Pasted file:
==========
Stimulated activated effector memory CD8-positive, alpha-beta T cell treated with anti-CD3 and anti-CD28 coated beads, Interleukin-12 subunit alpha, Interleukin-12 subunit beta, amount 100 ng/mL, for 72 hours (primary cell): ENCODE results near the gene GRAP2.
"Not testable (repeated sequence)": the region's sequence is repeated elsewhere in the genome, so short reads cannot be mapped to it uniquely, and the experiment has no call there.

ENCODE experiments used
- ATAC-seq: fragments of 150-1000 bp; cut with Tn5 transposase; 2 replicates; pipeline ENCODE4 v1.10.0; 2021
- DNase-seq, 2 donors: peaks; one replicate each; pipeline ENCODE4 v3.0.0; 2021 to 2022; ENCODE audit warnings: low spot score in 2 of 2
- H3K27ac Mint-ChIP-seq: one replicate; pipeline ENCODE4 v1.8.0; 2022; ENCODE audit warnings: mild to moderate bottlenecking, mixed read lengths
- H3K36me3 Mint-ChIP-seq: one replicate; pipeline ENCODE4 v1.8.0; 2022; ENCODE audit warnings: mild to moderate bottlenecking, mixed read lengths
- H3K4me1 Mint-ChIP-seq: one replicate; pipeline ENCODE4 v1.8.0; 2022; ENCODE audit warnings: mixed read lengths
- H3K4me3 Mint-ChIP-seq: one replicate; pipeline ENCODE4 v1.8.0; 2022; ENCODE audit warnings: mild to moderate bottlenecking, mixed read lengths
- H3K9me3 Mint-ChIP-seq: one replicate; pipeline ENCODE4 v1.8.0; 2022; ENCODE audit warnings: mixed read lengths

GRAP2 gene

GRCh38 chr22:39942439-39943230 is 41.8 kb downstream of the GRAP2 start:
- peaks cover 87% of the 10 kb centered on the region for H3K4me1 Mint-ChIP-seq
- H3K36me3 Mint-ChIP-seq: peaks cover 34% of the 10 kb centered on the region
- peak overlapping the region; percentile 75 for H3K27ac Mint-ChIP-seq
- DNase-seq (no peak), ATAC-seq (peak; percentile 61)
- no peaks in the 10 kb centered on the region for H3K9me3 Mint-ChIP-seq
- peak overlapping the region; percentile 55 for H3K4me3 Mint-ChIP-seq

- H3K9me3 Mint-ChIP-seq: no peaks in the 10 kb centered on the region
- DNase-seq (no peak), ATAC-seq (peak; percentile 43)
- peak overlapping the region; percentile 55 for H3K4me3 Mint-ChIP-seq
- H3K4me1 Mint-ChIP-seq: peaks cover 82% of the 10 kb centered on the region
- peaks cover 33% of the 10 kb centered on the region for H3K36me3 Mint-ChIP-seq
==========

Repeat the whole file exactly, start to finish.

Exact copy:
Stimulated activated effector memory CD8-positive, alpha-beta T cell treated with anti-CD3 and anti-CD28 coated beads, Interleukin-12 subunit alpha, Interleukin-12 subunit beta, amount 100 ng/mL, for 72 hours (primary cell): ENCODE results near the gene GRAP2.
"Not testable (repeated sequence)": the region's sequence is repeated elsewhere in the genome, so short reads cannot be mapped to it uniquely, and the experiment has no call there.

ENCODE experiments used
- ATAC-seq: fragments of 150-1000 bp; cut with Tn5 transposase; 2 replicates; pipeline ENCODE4 v1.10.0; 2021
- DNase-seq, 2 donors: peaks; one replicate each; pipeline ENCODE4 v3.0.0; 2021 to 2022; ENCODE audit warnings: low spot score in 2 of 2
- H3K27ac Mint-ChIP-seq: one replicate; pipeline ENCODE4 v1.8.0; 2022; ENCODE audit warnings: mild to moderate bottlenecking, mixed read lengths
- H3K36me3 Mint-ChIP-seq: one replicate; pipeline ENCODE4 v1.8.0; 2022; ENCODE audit warnings: mild to moderate bottlenecking, mixed read lengths
- H3K4me1 Mint-ChIP-seq: one replicate; pipeline ENCODE4 v1.8.0; 2022; ENCODE audit warnings: mixed read lengths
- H3K4me3 Mint-ChIP-seq: one replicate; pipeline ENCODE4 v1.8.0; 2022; ENCODE audit warnings: mild to moderate bottlenecking, mixed read lengths
- H3K9me3 Mint-ChIP-seq: one replicate; pipeline ENCODE4 v1.8.0; 2022; ENCODE audit warnings: mixed read lengths

GRAP2 gene

GRCh38 chr22:39942439-39943230 is 41.8 kb downstream of the GRAP2 start:
- peaks cover 87% of the 10 kb centered on the region for H3K4me1 Mint-ChIP-seq
- H3K36me3 Mint-ChIP-seq: peaks cover 34% of the 10 kb centered on the region
- peak overlapping the region; percentile 75 for H3K27ac Mint-ChIP-seq
- DNase-seq (no peak), ATAC-seq (peak; percentile 61)
- no peaks in the 10 kb centered on the region for H3K9me3 Mint-ChIP-seq
- peak overlapping the region; percentile 55 for H3K4me3 Mint-ChIP-seq

- H3K9me3 Mint-ChIP-seq: no peaks in the 10 kb centered on the region
- DNase-seq (no peak), ATAC-seq (peak; percentile 43)
- peak overlapping the region; percentile 55 for H3K4me3 Mint-ChIP-seq
- H3K4me1 Mint-ChIP-seq: peaks cover 82% of the 10 kb centered on the region
- peaks cover 33% of the 10 kb centered on the region for H3K36me3 Mint-ChIP-seq